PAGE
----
Why have School Governors and what do they do?

Why do we have Governors?

The education of our children is a crucial public service, and it is right that the way such a service is provided takes full account of the public's wishes. Mostly this happens through the normal democratic processes of central and local government, but schools are so much a part of their community that a more local layer of control and accountability is called for, and that is the purpose of the governing body.

A very important point is that the key strategic decisions about what is done are taken by lay people acting on the public's behalf. How it is done is the province of the school's expert professional staff, who advise on those decisions and carry them out. 

Governors represent and are the legitimate voice of the community served by the school, especially the families who use it but also the wider public who pay for it. The head teacher is accountable to the governors, and the governors are in turn accountable to the public and the government. They are regarded by Ofsted as part of the school leadership, and their performance is inspected as such. 

What do governors do?

The governing body has three core functions, set out in the law. They are:

  •          making sure that the vision, ethos, and strategic values of the school are clear
  •          holding the head teacher to account for the school's educational performance
  •          overseeing the financial performance of the school and making sure its money is well spent.

At a more detailed level the governors work with the Woodside leadership to make plans for the school's future, and put policies and procedures in place to make sure that what is in those plans actually happens. Among other things they set budgets, ensure that a broad and balanced curriculum is taught, appoint the headteacher and deputy head teacher, agree a staffing structure, and monitor the management of the premises.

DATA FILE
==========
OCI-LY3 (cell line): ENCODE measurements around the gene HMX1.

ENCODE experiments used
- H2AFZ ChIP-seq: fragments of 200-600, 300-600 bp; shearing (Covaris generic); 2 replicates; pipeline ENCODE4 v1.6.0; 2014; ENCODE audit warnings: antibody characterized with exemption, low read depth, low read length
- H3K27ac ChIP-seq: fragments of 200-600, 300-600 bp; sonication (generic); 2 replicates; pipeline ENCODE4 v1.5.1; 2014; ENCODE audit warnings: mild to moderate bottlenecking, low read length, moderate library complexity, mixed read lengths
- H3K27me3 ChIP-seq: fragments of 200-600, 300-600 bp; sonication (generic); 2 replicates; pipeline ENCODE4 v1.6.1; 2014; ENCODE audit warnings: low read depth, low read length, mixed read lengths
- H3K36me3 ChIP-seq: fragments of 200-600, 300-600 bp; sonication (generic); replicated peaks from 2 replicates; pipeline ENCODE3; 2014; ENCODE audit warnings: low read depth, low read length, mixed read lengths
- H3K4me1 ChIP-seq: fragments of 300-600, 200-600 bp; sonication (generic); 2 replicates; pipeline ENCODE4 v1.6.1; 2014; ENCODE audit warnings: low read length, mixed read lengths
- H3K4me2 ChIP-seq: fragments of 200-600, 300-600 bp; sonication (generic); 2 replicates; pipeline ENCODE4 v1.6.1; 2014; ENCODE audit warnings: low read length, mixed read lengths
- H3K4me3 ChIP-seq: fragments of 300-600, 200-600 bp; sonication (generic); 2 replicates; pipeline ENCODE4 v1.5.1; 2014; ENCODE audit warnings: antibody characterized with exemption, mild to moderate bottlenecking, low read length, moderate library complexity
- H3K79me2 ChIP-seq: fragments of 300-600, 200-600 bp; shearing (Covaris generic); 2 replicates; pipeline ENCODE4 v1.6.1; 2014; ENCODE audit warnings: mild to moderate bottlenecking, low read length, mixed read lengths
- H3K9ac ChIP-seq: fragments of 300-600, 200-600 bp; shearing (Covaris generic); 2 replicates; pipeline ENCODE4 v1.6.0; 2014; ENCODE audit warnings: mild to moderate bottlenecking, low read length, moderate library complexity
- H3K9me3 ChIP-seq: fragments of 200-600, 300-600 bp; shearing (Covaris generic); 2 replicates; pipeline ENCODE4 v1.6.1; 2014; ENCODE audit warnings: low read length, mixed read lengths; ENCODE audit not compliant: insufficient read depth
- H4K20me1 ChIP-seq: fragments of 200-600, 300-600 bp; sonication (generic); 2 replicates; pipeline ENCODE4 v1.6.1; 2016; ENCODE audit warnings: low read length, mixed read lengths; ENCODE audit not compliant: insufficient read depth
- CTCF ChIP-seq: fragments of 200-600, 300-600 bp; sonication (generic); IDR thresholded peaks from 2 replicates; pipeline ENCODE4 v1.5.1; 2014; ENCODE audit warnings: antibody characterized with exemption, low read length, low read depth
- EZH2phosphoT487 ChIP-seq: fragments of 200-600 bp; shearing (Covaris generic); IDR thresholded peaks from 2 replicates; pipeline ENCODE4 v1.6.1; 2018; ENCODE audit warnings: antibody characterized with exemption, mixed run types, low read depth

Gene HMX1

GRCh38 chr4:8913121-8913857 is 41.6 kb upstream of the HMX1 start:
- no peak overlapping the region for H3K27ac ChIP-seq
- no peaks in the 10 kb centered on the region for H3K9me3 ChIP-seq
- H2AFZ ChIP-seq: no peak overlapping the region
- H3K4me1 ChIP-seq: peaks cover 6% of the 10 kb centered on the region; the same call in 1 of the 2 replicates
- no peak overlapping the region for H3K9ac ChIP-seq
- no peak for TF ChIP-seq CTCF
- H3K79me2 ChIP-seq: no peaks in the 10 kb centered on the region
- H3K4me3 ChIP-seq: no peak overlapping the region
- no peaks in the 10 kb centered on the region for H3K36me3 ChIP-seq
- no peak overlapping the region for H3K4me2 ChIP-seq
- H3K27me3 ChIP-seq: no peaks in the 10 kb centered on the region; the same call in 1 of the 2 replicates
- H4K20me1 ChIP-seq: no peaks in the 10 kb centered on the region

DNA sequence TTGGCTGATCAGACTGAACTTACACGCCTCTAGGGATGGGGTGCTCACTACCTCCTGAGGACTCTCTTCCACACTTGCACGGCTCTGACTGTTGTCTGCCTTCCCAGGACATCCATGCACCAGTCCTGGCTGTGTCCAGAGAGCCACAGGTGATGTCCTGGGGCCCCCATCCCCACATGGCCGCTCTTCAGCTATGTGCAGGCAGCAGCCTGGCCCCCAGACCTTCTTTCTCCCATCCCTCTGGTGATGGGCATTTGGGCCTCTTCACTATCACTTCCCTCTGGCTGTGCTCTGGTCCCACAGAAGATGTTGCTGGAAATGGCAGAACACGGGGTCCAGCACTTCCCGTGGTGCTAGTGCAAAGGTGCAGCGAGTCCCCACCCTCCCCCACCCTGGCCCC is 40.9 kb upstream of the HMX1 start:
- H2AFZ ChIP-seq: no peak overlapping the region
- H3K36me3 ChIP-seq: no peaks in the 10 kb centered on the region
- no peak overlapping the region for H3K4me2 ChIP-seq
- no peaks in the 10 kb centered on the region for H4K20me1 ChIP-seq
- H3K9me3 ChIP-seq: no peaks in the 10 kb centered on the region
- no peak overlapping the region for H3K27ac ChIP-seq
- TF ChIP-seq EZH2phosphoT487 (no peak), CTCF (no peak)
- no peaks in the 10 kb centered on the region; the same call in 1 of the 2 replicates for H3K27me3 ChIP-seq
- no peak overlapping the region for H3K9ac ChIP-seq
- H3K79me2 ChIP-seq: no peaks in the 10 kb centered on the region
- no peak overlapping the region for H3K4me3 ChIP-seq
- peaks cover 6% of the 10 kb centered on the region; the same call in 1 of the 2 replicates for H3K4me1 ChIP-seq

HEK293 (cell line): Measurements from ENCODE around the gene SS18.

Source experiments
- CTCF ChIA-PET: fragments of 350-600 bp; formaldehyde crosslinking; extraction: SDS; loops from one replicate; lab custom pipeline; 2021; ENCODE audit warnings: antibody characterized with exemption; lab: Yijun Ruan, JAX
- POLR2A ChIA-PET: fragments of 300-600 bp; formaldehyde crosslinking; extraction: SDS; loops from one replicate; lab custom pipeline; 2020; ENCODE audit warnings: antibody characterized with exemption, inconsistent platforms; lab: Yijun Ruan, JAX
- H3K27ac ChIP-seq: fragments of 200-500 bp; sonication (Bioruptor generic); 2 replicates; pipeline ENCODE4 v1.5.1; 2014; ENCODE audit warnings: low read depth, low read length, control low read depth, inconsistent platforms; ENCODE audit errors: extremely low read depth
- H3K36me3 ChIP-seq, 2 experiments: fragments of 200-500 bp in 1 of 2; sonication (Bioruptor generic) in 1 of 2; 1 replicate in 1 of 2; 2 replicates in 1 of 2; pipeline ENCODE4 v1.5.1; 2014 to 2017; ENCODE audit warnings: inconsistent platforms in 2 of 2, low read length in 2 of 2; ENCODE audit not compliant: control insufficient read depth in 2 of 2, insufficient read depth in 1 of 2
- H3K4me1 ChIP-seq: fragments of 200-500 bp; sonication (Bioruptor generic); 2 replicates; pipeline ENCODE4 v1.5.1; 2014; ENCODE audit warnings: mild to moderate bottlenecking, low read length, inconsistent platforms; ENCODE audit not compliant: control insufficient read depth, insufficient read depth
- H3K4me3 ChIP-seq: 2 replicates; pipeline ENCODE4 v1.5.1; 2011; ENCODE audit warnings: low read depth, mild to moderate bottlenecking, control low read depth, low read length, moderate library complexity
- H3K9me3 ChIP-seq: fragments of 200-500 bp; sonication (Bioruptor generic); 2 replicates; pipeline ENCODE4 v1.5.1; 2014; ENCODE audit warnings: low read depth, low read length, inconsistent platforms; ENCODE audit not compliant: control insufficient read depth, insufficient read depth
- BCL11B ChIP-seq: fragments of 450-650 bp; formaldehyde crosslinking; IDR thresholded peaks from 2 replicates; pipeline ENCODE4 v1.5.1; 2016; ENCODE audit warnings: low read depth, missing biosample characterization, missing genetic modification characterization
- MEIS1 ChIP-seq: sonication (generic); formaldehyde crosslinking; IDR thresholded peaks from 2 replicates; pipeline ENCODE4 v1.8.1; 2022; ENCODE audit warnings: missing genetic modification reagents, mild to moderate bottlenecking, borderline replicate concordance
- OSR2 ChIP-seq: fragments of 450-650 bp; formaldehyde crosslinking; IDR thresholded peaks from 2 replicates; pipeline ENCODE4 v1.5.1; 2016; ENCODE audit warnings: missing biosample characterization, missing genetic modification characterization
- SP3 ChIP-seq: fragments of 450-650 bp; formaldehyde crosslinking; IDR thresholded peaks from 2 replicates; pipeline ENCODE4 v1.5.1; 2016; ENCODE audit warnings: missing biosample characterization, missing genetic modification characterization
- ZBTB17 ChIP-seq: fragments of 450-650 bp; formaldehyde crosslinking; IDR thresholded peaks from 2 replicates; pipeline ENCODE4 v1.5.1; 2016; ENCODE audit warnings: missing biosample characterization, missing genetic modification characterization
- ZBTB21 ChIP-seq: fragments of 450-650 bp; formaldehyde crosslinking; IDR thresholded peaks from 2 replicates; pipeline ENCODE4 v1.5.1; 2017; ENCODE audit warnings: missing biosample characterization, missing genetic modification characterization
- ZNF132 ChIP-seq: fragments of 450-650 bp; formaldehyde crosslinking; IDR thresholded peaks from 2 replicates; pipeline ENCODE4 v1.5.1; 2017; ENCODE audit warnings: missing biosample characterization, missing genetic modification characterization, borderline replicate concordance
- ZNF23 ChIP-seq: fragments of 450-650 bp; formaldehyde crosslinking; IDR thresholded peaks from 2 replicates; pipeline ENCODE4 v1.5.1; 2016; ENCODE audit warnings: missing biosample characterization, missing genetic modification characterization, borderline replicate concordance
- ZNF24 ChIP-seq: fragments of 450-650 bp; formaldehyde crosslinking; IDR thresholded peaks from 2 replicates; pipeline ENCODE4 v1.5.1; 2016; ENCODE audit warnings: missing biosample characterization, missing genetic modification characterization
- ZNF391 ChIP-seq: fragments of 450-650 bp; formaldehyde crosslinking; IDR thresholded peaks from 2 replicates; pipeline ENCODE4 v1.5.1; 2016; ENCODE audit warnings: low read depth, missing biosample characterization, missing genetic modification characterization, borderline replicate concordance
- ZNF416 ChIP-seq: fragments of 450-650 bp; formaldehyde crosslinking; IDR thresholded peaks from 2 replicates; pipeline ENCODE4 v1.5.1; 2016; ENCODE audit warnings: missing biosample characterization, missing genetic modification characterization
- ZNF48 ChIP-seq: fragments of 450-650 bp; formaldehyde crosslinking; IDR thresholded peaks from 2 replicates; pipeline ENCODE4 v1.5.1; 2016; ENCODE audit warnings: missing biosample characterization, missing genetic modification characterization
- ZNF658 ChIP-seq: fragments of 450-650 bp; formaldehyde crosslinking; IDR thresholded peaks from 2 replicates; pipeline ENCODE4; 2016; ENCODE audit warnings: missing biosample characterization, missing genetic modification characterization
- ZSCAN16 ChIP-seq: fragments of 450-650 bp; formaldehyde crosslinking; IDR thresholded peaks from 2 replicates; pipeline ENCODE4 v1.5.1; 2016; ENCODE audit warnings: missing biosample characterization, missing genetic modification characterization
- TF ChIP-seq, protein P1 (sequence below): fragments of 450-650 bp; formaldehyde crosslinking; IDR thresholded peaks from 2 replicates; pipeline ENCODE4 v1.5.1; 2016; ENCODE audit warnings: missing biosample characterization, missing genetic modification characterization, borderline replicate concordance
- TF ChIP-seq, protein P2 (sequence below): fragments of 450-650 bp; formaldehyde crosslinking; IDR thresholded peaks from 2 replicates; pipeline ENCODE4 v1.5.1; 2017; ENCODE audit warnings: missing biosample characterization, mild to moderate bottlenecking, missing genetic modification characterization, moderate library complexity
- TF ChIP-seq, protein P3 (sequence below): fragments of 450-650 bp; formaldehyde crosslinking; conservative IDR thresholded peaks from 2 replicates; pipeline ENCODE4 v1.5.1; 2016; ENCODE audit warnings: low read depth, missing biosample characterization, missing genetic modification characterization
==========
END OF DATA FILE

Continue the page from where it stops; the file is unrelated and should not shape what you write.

Two especially important responsibilities are:

  • to make sure that the children are safe and that their health and welfare are protected
  • to monitor the school's educational performance, in terms of both academic achievement and equipping the children broadly to lead fulfilling lives, and to constantly seek high and improving standards.

In order to carry out these tasks governors have to learn a lot about Woodside and be able to understand the numerical and other information they are given. They use that knowledge in dialogue with the head teacher and staff, supporting and challenging them, but strictly not interfering with the day-to-day management of the school. This way of working means that it is vital to build and maintain an open and trusting relationship between governors and the head teacher and staff.